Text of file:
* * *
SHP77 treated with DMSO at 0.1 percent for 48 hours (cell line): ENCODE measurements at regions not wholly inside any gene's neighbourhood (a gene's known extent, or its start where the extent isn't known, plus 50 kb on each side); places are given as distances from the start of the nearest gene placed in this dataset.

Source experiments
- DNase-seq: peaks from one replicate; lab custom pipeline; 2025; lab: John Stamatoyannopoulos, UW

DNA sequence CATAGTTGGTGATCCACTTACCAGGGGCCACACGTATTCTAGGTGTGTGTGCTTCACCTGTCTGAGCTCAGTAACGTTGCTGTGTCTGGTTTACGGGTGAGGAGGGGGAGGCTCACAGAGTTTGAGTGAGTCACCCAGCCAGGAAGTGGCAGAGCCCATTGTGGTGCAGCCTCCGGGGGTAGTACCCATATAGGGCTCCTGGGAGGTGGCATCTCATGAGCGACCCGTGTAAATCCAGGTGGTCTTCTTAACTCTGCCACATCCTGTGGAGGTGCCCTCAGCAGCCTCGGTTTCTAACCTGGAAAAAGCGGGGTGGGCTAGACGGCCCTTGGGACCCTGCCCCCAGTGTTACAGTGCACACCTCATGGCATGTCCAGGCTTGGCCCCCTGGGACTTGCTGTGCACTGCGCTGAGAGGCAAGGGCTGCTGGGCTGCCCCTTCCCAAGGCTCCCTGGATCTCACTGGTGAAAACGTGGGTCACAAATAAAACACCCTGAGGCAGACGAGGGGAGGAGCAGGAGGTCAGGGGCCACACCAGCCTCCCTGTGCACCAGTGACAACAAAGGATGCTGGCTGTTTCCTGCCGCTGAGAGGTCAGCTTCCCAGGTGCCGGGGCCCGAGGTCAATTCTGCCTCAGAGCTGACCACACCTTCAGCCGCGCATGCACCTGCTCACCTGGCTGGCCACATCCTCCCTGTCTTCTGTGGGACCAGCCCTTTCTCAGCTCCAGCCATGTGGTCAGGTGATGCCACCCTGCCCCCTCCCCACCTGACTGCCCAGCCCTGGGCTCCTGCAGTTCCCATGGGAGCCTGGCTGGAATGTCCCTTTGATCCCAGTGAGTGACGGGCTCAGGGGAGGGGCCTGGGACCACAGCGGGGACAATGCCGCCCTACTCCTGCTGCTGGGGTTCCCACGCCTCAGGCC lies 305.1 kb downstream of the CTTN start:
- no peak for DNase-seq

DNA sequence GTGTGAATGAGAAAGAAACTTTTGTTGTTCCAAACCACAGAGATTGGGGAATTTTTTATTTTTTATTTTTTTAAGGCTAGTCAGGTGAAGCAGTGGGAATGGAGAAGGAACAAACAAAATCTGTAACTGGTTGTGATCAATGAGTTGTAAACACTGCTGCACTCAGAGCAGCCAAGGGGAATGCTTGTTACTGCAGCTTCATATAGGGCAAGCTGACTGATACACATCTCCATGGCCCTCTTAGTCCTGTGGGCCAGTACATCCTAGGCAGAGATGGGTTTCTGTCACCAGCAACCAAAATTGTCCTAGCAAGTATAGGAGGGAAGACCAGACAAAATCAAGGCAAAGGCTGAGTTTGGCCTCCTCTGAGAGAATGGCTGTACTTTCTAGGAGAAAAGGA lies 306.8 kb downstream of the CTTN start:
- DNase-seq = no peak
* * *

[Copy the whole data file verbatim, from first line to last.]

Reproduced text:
SHP77 treated with DMSO at 0.1 percent for 48 hours (cell line): ENCODE measurements at regions not wholly inside any gene's neighbourhood (a gene's known extent, or its start where the extent isn't known, plus 50 kb on each side); places are given as distances from the start of the nearest gene placed in this dataset.

Source experiments
- DNase-seq: peaks from one replicate; lab custom pipeline; 2025; lab: John Stamatoyannopoulos, UW

DNA sequence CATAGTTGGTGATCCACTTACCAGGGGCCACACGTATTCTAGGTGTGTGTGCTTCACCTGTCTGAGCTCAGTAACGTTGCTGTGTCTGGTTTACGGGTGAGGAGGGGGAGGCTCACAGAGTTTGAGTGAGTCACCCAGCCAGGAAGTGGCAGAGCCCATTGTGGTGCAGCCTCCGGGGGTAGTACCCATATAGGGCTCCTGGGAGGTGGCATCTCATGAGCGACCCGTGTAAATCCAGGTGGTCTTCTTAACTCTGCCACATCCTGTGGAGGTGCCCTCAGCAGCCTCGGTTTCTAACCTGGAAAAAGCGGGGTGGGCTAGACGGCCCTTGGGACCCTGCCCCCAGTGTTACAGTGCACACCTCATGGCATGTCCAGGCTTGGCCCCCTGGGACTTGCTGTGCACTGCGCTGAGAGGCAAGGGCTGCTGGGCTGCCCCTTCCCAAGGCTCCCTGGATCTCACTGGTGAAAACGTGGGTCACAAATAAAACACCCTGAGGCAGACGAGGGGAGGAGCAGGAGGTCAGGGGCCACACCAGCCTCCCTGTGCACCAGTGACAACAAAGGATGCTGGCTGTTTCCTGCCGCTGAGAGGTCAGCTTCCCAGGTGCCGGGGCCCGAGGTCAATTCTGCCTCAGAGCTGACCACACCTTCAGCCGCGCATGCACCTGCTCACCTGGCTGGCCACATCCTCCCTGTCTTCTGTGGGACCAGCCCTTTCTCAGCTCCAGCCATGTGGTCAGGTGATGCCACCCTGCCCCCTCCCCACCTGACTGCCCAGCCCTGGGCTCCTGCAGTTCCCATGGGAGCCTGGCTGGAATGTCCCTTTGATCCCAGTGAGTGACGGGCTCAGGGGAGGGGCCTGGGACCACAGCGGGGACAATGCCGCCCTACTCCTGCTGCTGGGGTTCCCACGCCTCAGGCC lies 305.1 kb downstream of the CTTN start:
- no peak for DNase-seq

DNA sequence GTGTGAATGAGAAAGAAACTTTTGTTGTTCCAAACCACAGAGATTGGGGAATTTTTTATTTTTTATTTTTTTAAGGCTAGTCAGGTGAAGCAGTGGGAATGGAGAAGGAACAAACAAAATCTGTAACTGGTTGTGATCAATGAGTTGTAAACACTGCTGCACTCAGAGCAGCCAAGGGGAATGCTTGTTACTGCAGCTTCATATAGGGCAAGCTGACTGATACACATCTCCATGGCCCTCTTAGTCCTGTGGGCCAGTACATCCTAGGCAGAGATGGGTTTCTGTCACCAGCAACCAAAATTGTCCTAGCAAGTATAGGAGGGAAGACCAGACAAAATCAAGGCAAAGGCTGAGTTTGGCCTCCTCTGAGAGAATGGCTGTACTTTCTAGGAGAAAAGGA lies 306.8 kb downstream of the CTTN start:
- DNase-seq = no peak